Post-Launch Check In

Jack Heart

In the days leading up to a big product launch, you start to see the finish line. When you cross it, you realize it’s a starting line. Asana was born on November 2, 2011, and now it is time to grow. We’re hiring aggressively, especially for engineers who are passionate about creating great products; our company growth is in the service of our product’s growth. I want to share with you where the product is going, but first we must first understand what the company’s gone through.

This summer, some people headed out of town on vacation, and our team started to fall out of sync. I myself took long vacations to Berlin and Burning Man and spent more time than usual on my own personal development: at the climbing gym, in yoga sessions, in meditation, with a lifecoach, chasing a girl. I was growing in all kinds of ways valuable for the longterm, but it was out of balance with being productive in the now. My personal contribution level was low: relative to my teammates, my historical output, and most especially my capacity. But this was a team issue. It seemed like many of our projects were slipping.

Dustin and Justin set a line in the sand. We’re shipping. November 2, no matter what the product looks like. The team was immediately on board. Well-rested, confident, and ready to manifest our goals, it was time for all that personal growth to pay off for the team. In the six weeks that followed we finished two hugely crucial projects: an entire re-imagining of our look and feel, and a brand new mobile experience. How?

We worked harder. Every weeknight, scotch at 11. Every weekend, meals and kittens.

We worked smarter. We did a better job of asking ourselves “Does this have to get done?” for anything that wasn’t essential to launch, and an even better job of “Let me help you do that!” for everybody else’s tasks that were essential.

We worked together. Our internal use of Asana shined brighter than ever before, as we could literally see every single crucial task assigned and on-track. Priority headings especially were crucial in always being able to see what the next set of tasks to do in a project was. Keeping the projects organized also meant that people could figure out what needed to get done in areas outside their “official” responsibilities: Jackie (our PM) started grabbing coding tasks tagged as “css” or “easy”. Everything was so smooth, we started to wonder: when is that crucial task that we forgot about going to bite us? Never.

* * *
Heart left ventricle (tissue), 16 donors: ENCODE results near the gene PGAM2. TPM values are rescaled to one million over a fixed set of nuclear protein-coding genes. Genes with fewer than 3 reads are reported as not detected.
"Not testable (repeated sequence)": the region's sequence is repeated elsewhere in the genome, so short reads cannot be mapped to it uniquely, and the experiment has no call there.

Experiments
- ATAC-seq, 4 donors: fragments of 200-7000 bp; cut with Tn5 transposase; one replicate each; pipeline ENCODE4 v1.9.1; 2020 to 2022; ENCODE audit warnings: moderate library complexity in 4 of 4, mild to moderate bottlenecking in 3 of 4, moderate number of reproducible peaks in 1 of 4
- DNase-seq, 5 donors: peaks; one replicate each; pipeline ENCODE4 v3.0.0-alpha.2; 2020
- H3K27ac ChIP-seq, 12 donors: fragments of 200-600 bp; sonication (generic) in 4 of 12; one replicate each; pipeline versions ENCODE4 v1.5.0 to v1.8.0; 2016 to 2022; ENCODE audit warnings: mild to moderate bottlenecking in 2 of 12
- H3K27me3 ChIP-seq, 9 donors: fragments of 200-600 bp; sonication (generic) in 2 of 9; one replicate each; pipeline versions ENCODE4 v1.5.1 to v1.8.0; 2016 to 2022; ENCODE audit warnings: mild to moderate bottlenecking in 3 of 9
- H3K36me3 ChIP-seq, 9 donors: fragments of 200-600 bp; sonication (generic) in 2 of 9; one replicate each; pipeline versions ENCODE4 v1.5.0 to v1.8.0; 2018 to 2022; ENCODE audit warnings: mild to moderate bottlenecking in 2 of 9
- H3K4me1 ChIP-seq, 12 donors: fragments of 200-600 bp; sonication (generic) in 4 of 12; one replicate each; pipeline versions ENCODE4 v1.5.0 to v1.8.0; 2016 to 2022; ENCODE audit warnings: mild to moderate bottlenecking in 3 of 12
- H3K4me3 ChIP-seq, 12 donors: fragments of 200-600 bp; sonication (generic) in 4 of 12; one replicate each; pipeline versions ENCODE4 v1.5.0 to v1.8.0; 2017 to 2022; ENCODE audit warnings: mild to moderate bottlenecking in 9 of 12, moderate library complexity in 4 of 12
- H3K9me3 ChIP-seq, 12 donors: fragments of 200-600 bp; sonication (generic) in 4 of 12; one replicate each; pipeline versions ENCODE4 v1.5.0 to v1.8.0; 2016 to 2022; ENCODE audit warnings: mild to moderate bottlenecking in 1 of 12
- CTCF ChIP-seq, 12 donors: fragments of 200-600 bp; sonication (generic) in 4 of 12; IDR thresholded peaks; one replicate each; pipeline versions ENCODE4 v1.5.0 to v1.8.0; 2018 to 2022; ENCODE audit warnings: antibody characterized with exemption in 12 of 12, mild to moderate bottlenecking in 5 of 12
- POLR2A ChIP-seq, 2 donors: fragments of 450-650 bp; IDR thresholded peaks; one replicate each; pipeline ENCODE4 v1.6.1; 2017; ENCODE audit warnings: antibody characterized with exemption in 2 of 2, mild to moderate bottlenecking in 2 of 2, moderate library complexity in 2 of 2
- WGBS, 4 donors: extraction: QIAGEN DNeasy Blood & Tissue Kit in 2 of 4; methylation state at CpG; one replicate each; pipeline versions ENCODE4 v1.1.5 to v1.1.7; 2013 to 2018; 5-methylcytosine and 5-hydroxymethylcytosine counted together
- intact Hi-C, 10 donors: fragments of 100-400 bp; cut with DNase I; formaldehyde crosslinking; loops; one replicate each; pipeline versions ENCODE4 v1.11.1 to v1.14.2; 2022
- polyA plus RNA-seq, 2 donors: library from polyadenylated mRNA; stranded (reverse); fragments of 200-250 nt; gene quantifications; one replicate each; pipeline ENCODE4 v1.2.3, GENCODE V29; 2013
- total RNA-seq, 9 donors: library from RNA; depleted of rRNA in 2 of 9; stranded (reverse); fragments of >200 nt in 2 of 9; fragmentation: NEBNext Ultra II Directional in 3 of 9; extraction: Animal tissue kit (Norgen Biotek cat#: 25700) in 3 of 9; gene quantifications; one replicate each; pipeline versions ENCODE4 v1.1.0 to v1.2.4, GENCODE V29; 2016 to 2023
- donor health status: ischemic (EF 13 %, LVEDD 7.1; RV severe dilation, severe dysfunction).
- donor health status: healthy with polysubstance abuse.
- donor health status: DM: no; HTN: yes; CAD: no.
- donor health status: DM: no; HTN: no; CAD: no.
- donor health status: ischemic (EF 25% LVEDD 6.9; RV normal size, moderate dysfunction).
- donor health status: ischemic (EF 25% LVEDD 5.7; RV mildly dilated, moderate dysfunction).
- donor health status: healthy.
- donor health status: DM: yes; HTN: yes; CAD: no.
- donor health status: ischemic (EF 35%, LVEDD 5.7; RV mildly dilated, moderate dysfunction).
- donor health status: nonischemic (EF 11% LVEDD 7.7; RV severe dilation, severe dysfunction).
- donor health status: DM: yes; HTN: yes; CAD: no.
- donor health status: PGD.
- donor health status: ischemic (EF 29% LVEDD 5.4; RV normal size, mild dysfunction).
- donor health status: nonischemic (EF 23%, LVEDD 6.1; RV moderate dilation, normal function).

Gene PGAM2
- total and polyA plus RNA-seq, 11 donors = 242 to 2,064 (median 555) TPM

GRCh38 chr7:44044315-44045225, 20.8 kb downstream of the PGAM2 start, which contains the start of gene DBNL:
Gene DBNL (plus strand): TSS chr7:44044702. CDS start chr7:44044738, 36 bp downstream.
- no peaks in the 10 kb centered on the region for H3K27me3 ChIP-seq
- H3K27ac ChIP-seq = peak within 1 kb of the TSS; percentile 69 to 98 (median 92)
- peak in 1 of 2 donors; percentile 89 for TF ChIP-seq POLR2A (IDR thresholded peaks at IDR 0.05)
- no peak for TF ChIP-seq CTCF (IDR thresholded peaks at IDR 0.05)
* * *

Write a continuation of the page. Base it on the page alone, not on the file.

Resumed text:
We celebrated. We thought we would spend the launch swatting bugs and preventing outages in epic, rotating on-call shifts. Nope. We spent the afternoon of launch day playing twister and revelling in our Twitter stream, and got a good night’s sleep.

Some of the tasks from our “Open Launch” Project

As the confetti settled, issues did emerge — data modelling edge cases here, scary AWS graphs there — and we went back to work. But the love kept coming on Twitter, our NPS stayed higher than ever before, and the verdict is in. Asana is here, and it’s awesome.

So what’s next?

More Contexts. Asana is great at work, but it’s also great for a lot of other things. We want to make it easier to plan a vacation with your friends or a dinner party with your spouse.

Smarter System. There’s cost to every bit of friction in entering a task, whether its “water the plants” or “do that code review”, and that friction ends up meaning data is missing from the system. We want to add ways to automate interacting with Asana so that you can tell us to create these tasks for you.

Richer Relationships. Asana feels as simple as a TODO list, but under the hood it’s much more than that. That balance of both power and simplicity is what makes Asana special, and we’re going to keep giving you more and more ways to organize your data without charging you in extra clicks or denser interfaces.

Bigger Teams. Everyday we get more companies asking to go beyond the 30 user cap for a workspace in Asana, but so far we’ve been hesitant to do so. We want to make sure provide the same highest-bar quality of experience as we offer for small teams. In particular, we want to ensure that, regardless of how much data you enter into the system, Asana will always be fast.

I want to close out with an image of one of my favorite parts of last episode. This is the dialog we put up for our beta customers when we turned on Asana for everyone, to thank them for enabling us to put our heart and soul into our absolute best effort to contribute to humanity. It’s this kind of personal touch that makes Asana special to me.

♥,
Jack

A thank you to our users

Sincere gratitude to Erin, Justin, Dustin, Greg, and Kris for reading and improving drafts of this post.

  1. avatarDeshawn Sclafani

    The next time I read a blog, I hope that it doesnt disappoint me as much as this one. I mean, I know it was my choice to read, but I actually thought youd have something interesting to say. All I hear is a bunch of whining about something that you could fix if you werent too busy on the lookout for attention.

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